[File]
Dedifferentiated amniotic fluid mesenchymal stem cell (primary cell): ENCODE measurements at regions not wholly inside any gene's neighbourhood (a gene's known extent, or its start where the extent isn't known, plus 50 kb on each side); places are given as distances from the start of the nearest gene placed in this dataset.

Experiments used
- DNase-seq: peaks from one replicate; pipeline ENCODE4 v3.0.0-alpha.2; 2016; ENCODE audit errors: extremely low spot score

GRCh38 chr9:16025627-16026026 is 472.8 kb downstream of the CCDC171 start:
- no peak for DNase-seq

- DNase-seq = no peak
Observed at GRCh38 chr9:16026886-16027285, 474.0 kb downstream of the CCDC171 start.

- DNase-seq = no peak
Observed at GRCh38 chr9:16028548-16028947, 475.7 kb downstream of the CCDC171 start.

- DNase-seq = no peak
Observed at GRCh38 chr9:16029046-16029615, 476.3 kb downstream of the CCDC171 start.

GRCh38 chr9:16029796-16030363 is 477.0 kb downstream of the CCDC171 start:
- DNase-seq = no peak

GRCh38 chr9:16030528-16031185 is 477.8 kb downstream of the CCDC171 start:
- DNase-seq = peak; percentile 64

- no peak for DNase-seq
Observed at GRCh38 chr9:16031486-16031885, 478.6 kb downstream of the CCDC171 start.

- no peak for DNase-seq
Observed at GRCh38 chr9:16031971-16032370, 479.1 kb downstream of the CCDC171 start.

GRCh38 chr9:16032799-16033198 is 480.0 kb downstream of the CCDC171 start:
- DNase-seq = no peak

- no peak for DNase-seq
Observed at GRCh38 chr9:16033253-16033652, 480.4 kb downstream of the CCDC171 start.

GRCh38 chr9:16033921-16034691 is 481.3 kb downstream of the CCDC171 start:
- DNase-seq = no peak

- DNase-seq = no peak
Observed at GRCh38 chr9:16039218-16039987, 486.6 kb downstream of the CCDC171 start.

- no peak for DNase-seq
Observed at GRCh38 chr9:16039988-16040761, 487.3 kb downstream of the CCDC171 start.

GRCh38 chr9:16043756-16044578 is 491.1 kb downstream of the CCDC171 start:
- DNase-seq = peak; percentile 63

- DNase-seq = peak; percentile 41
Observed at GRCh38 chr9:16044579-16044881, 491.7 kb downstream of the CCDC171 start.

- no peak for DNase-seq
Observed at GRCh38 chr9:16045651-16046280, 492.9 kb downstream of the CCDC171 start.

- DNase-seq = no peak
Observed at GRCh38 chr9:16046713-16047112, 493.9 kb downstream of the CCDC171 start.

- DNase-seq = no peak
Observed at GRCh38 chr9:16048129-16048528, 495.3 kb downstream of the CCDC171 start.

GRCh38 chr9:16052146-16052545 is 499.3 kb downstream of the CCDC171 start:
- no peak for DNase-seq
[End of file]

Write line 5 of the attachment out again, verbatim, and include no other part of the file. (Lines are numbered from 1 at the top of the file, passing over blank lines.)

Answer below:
- no peak for DNase-seq